Beginners Guide: Migrating to SSD
#11
Welcome. I installed the debian on the hdd disk and run the SPI Flash method. Everything works properly except for system restart. The "Sudo shutdown -r now" switches off the system. Please help me - how can I restart the system correctly? Thank you.
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#12
(01-27-2018, 02:09 PM)alicjusz Wrote: Welcome. I installed the debian on the hdd disk and run the SPI Flash method. Everything works properly except for system restart. The "Sudo shutdown -r now" switches off the system. Please help me - how can I restart the system correctly? Thank you.

"sudo reboot" ?
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#13
Unfortunately Sudo reboot, sudo shutdown -r now, sudo init 6", none of these commands work properly. LEDs are off and the system does not stand up. If it installs on the eMMC card everything works properly. Maybe a delay is needed for the system to start from hdd? Can anyone check it at home or suggest how to do it?
Greetings
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#14
The commands "sudo reboot and sudo shutdown -r now" quit restarting the system after migrating to an SSD.

The only way to start the system after either command is to kill the power for a few seconds.

Rock64
Xenial minimal community build(All Packages up to date)
100GB SSD with PINE64 HD cable.

rustproof@rock64:~$ sudo apt update
Hit:1 http://ports.ubuntu.com/ubuntu-ports xenial InRelease
Hit:2 http://ppa.launchpad.net/ayufan/rock64-ppa/ubuntu xenial InRelease
Get:3 http://ports.ubuntu.com/ubuntu-ports xenial-security InRelease [102 kB]
Get:4 http://deb.ayufan.eu/orgs/ayufan-rock64/releases  InRelease [1249 B]
Get:5 http://ports.ubuntu.com/ubuntu-ports xenial-updates InRelease [102 kB]
Fetched 206 kB in 1s (103 kB/s)
Reading package lists... Done
Building dependency tree
Reading state information... Done
All packages are up to date.
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#15
Quote:The commands "sudo reboot and sudo shutdown -r now" quit restarting the system after migrating to an SSD. The only way to start the system after either command is to kill the power for a few seconds.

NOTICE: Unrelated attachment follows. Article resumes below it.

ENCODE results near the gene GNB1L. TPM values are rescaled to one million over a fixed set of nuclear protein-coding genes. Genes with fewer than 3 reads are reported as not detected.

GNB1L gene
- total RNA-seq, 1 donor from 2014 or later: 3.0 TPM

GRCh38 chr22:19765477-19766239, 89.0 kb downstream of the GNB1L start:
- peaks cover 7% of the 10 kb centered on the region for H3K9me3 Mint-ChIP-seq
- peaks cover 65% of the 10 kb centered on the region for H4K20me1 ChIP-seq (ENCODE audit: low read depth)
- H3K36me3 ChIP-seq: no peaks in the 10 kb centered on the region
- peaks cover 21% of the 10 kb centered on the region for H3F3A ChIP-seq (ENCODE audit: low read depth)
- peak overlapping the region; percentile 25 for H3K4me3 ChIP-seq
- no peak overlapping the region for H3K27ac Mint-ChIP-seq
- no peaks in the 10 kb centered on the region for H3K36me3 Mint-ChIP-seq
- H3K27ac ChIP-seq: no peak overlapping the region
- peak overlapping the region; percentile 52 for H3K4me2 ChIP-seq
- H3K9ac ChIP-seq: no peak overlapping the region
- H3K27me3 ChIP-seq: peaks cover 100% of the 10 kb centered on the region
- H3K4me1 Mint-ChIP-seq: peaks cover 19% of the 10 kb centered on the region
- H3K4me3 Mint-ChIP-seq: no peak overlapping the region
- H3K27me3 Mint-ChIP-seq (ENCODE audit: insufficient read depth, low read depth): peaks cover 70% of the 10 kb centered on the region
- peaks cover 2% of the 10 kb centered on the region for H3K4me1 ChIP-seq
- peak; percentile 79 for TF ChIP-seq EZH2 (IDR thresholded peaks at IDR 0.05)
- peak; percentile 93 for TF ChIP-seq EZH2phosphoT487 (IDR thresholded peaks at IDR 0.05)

Confirm. After migrating to SPI booting not always, but most of the time the software reboot fails. Moreover, event hardware reset and power buttons don't work.
rock64 images from 0.6.25: jenkins-linux-build-rock-64-193
Linux rock64 4.4.190-1233-rockchip-ayufan-gd3f1be0ed310 #1 SMP Wed Aug 28 08:59:34 UTC 2019 aarch64 GNU/Linux
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#16
(08-19-2017, 12:59 AM)rontant Wrote: 4. Tell Linux where to find the root file system by editing the configuration file  /boot/efi/extlinux/extlinux.conf


Quote:sudo nano  /boot/efi/extlinux/extlinux.conf


In the editor, you will see the text as follows:

Quote:label kernel-4.4
    kernel /Image
    initrd /initrd.img
    fdt /dtb
    append earlycon=uart8250,mmio32,0xff130000 rw root=LABEL=linux-root rootwait rootfstype=ext4 init=/sbin/init coherent_pool=1M


Change LABEL=linux-root to LABEL=rootfs  or whatever label you used on step 1.

Save the change and exit the editor.

5. Reboot

After reboot and login back, you can verify with lsblk -f command.

Quote:sudo lsblk -f 


Have fun.

Hi, 

Before we reboot (step 5) , should we also add the entry for  /dev/sda1 to the fstab so that this drive is mounted when the system reboots?
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#17
Sadly none of these methods are 100% stable (yet)

I'm having issues after having tried everything in this thread, as well as using the latest SPI flash to allow for USB boot (no microSD or eMMC card). The problem is, depending on WHAT you're plugging in to the USB port, there isn't enough of a delay between startup and waiting for whatever is attached to "spin up" and be ready to boot.